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06 September 2012

Reviews - idea September/October

Reviews - idea September/October

If God, then what? by Andrew Wilson

Quite simply one of the best apologetics books I've ever read. Its brilliance lies in its Plain English explanations of Big Questions on tough subjects including the origins of the universe, miracles, suffering and the nature of knowledge. Wilson is a gifted theologian, a brilliant communicator and a very clever man, but ultimately this book leads you to think about the implications of having answered the big questions – the so what? – that points the reader ultimately to Christ. You really should read this.Reviewed by Chine Mbubaegbu

A Thorn in My Mind: Mental illness, stigma and the Church by Cathy Wield (Instant Apostle)

Recently a series of MPs spoke of their personal battles with mental illness in a Commons debate, arguing the need in society to talk more openly. Writing both as a doctor and as a patient with the experience of severe depression, Cathy Wield gives a frank account of the agony in her life and family. Her personal story is both realistic and hopeful. 'Realistic', as the formation of God's plan takes place in the midst of suffering. 'Hopeful', as we both rejoice in the answers to prayer for a measure of healing now and the ultimate promise of complete redemption. Cathy's book is a gem for the Church and beyond to increase our understanding and improve our relational framework. Reviewed by Marijke Hoek

The Psalms Project Volume 2 by Steven Faux (Elevation)

Steven Faux is an award-winning composer of TV and film soundtracks so I had high expectations and I have not been disappointed. This is the second part of a project to paint musical and visual pictures of the emotions and stories we encounter in the Psalms. There is a wide range of evocative soundscapes to discover from tracks that sound like a film soundtrack, musical theatre songs, choral works and some modern classical music with great playing by the London Chamber Orchestra as well as some lovely vocal performances. I am now going to buy Volume 1 too! Reviewed by Kim Walker

The Great Partnership by Jonathan Sacks (Hodder)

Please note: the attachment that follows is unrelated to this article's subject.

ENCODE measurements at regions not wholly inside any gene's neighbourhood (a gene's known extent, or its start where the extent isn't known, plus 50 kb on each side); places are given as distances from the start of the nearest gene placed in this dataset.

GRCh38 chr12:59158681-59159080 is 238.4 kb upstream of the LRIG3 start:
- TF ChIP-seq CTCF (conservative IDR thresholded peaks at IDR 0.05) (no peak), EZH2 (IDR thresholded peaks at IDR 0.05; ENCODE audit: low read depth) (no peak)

This is a truly amazing book. It will infuriate you, make you think, make you cry and feed your mind – and that's just in the first few pages. This is without doubt such a total crushing of shallow modern world views that it should be a set text for anyone interested in such things. The book also has the human touch. Sacks talks movingly about his very ordinary but faithful father, the Holocaust and his own journey to faith. There are times, for evangelicals, where much of what he says is confronting – especially his reading of some of the Scriptures, and some times where he seems plain wrong. It is also the kind of book you'll need to read in smallish chunks in case your brain explodes. Anyway, it's a cracker. Read it. Reviewed by Steven Morris

Big Hearted by Chris Duffett and Simon Goddard (Gilead Books Publishing)

If you struggle being inside a church building on a Sunday morning, you'll love this. A practical, innovative guide for anyone with a passion to take the goodness of a "big-hearted" God out onto streets. From tattooing a cross onto a man in a tattoo parlour to offering free hugs to local shoppers to praying for physical healing, Duffet's exuberance and creative spirit jumps off the page. Goddard's middle section on the church is a helpful and practical exploration on how to nurture an outward looking mentality in a congregation, with challenging reflections from the life of St Francis of Assisi. Inspiring, accessible and refreshing. Reviewed by Katherine Maxwell-Cook